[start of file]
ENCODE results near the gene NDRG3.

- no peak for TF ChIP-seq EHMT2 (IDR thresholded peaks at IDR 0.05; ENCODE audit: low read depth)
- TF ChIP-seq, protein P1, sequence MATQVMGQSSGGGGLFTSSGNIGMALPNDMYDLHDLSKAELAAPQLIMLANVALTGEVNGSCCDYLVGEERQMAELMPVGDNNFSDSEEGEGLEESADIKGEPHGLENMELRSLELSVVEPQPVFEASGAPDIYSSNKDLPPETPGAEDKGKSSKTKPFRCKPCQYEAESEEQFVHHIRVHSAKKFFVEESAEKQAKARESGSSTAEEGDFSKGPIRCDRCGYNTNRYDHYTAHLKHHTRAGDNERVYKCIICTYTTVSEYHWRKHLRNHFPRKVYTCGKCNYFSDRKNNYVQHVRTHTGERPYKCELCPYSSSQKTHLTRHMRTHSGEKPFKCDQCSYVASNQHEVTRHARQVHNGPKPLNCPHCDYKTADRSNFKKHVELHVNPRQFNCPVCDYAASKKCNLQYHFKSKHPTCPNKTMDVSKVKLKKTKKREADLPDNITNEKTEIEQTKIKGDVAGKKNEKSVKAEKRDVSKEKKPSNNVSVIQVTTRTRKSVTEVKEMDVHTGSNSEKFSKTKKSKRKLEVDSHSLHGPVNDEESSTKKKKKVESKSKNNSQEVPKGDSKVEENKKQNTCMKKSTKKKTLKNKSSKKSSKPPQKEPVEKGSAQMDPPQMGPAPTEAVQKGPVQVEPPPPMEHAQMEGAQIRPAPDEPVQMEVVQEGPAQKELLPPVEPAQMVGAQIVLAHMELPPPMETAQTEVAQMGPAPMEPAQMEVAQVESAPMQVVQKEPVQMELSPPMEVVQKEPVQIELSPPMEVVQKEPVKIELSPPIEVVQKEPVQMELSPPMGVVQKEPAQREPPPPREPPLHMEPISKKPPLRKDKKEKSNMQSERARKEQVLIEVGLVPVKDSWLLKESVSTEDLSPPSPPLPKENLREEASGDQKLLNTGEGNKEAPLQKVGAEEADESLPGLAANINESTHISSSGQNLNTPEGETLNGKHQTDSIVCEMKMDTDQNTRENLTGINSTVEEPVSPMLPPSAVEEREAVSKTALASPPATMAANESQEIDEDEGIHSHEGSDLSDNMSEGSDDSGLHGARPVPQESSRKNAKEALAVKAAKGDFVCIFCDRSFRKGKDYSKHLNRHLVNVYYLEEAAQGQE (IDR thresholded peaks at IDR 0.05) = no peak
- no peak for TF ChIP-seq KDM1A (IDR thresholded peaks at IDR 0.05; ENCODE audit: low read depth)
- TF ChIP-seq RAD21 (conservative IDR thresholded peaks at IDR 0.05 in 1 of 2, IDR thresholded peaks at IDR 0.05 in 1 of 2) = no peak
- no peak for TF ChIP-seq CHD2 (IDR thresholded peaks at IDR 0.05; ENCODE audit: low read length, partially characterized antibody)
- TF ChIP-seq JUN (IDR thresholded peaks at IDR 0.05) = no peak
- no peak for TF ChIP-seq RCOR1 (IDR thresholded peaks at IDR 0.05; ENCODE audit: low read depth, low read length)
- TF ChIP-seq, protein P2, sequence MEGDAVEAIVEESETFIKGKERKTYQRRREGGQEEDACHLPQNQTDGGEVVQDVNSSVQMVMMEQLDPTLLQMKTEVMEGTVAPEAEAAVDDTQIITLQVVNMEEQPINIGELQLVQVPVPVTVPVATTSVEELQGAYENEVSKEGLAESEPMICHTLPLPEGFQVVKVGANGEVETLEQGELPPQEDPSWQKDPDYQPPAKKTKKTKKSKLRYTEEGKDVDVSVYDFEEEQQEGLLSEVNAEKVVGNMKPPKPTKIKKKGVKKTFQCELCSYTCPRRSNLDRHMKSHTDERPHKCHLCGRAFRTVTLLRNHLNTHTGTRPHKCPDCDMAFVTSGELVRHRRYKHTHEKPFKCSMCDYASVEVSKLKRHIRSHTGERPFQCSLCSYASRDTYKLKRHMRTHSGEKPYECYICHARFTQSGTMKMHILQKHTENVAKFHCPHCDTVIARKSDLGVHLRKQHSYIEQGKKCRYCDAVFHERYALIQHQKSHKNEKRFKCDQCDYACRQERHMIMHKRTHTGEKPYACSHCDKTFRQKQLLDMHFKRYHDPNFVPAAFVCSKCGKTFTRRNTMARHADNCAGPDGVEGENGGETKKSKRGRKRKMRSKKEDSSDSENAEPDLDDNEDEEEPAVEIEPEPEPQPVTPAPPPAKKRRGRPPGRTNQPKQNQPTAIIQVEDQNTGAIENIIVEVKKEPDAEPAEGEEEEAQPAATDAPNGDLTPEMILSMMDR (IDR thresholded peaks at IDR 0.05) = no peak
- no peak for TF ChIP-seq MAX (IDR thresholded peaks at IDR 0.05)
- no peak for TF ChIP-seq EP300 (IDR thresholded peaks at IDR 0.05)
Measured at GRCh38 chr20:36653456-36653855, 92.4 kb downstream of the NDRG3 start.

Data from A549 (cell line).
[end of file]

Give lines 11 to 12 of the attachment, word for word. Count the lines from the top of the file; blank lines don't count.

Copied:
- no peak for TF ChIP-seq EP300 (IDR thresholded peaks at IDR 0.05)
Measured at GRCh38 chr20:36653456-36653855, 92.4 kb downstream of the NDRG3 start.